Finding your passion
A number of weeks ago, while I was in my “other” assignment and feeling down, I was chatting with someone about what she is up to, and she was so excited about this project she was working on, I was kind of jealous. I mentioned this to her, and she mentioned that this is her passion – helping those (specifically, women and children), who cannot help themselves. This is what she has always wanted to do, this is what she has experience doing, this is what she wants to continue to do. She asked me about my passion – what it is I always have been interested in.
I didn’t know. I could not identify it. I felt like a bit of a failure – I mean, here I am, on the verge of my 40th birthday and I could not identify my passion in life? Was I the only one who felt this way? What was my purpose for being here (in general, and in Ukraine), anyway? Am I so scattered that I don’t even have a passion, something about which I feel strongly?
Or had I identified it long ago, and just never consciously realized it until now?
A long time ago, I went to Denmark as an exchange student, and determined that I wanted to work overseas. At the time, I figured embassy work would be the path (it was the late 1980s, globalization was not a catch term yet). I pictured myself in a foreign country, doing diplomatic work – hey, I was young and did not know the details. All I knew was I felt more comfortable when I was overseas than I sometimes did in the United States (this sentiment has never changed).
However, when I went to college, I became distracted. I was not able to go to the college I really wanted to go to, and do the program I really wanted to do (as happens, life and financial issues got in the way of that). So I went to a different college, and got distracted.
I did my BA in Journalism. During that time, I did a paper on the First Amendment and Freedom of the Press. I later went on to law school and had a strong interest in Constitutional Law (though I still disagree with the law school’s decision to cram Con Law into one semester, and have Property Law span TWO). I got excited about Criminal Procedure (which is also effectively Constitutional Law). I hated Civil Procedure. This is not to say I wanted to be a criminal lawyer – I was interested in the law behind the procedures. Still, after I graduated and could not get a job practicing law (it was 2002, which was also a bad time in the economy, though laughable now). I kind of floated along, with my career, such as it was. I did things I was good at, and quickly got bored because they did not pose enough of a challenge or move me forward fast enough (if at all). So I job jumped. Then I got laid off. Twice.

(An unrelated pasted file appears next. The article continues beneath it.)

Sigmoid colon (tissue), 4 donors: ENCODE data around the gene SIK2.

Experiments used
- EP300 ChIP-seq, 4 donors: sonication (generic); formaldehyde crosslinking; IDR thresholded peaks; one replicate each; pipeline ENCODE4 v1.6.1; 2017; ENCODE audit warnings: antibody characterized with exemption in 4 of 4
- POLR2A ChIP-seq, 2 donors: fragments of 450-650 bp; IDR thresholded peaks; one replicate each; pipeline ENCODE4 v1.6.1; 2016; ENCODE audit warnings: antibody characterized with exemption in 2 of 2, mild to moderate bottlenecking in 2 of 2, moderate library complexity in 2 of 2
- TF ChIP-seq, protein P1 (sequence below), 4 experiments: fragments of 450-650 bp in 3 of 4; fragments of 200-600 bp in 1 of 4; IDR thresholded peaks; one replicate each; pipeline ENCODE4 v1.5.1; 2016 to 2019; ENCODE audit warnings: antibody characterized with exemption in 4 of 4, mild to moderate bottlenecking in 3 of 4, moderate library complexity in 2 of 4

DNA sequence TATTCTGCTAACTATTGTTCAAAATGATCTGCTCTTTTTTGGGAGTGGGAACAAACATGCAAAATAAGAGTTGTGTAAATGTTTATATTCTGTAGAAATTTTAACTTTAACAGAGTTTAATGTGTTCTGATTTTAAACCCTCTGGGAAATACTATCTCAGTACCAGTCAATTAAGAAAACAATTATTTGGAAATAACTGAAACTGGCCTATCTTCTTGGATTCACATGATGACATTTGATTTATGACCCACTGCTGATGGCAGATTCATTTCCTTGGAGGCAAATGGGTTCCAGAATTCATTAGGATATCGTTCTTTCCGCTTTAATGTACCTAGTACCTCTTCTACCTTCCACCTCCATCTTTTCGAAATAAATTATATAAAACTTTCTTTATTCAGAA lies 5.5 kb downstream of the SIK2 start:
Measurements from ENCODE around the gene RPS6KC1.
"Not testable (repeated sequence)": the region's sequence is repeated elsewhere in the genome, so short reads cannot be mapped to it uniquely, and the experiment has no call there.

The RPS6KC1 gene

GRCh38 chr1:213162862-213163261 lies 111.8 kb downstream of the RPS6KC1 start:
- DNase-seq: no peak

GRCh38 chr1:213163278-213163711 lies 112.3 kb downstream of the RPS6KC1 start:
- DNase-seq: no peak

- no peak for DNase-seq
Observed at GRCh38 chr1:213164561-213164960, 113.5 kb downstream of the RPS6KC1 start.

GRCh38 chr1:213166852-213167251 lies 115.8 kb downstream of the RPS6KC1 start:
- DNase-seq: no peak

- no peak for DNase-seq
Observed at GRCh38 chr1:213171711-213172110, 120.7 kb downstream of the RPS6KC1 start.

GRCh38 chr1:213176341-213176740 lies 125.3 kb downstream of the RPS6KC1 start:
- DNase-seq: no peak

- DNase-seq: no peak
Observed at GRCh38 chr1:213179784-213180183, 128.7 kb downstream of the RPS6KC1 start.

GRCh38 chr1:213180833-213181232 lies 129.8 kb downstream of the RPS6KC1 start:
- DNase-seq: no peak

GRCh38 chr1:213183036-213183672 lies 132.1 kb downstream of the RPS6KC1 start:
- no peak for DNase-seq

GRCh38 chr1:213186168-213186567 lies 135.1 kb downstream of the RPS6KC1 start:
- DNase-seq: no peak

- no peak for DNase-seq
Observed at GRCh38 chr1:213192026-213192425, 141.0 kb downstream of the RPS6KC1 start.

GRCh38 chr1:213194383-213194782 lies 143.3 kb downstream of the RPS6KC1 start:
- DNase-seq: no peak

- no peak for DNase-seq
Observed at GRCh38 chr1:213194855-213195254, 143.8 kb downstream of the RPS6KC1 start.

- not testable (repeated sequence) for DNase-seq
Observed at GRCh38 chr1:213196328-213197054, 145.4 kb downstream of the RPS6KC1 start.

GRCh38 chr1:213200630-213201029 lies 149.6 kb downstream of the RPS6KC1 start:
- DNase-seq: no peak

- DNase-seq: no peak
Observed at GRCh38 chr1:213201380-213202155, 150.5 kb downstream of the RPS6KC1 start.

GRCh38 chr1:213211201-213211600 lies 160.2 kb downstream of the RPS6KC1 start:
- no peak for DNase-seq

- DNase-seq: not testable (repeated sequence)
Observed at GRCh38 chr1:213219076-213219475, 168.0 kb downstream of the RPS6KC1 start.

During an extended period of unemployment, I had a lot of time to think. Maybe too much time, but I realized something – there was a reason I never stayed at a job for an extended period of time. There was a reason I was unhappy in most of my positions. The reason was because I did not listen to my “inner voice” that had told me so long ago what I wanted to do. I stifled that Voice and went in another direction with my life. I still dipped my toe into the overseas water – took the Foreign Service Exam, passed the interview, got on the “hiring list”. I applied for overseas positions (but of course, they want you to already have experience in such work before hiring you).
The Voice, however, found a way to express itself anyway. It drove me to leave jobs that I could have stayed in and gotten comfortable, as many people do. It made me continue to drive forward, to seek something better. It drove me to go to law school, to get my MBA. And ultimately, it reminded me, when I was ready to listen, of what I always wanted to do with my life.
Work overseas is generic. So do WHAT, exactly, overseas? And where? I realized, after talking to my friend, that I already knew the answer to that question too – what is my passion? And perhaps I would not have been able to find this answer 20 years ago, perhaps I needed the time, work experience, and education to figure it out. What really gets me passionate is Democracy. All of its elements – elections, freedom of the press, speech, religion, human rights, judicial reform, anti-corruption, rule of law, civic engagement, and others.
For all of its imperfections, democracy is still the best, most effective, most just form of governing we have out there. And there are many countries in this world where the citizens are not fortunate enough to be able to express themselves, to vote without interference or intimidation (or vote rigging). There are countries where freedom of religion, of the press, of assembly are mere fairy tales, something that exists elsewhere. There are countries where human rights are a myth. What I want to do is educate people who live in supposedly “democratic” countries as to what exactly democracy means, and what their responsibilities are in it. I want to help bring democracy to countries where the people have determined that they have had enough of the despots.
So now what? Now that I finally know, what am I going to do? Well, I am going to continue in my Peace Corps service, and try to introduce elements of democracy in what I am doing. I have to be careful because I do not want it to seem like I am talking about politics, because democracy rises above politics and encompasses far more elements. After Peace Corps I hope to either get a job in foreign service, or perhaps for one of the organizations that promotes democracy around the world, or monitors it. Either way, I can now finally answer the question of what I want to be when I grow up.
Does that mean I am a grown up?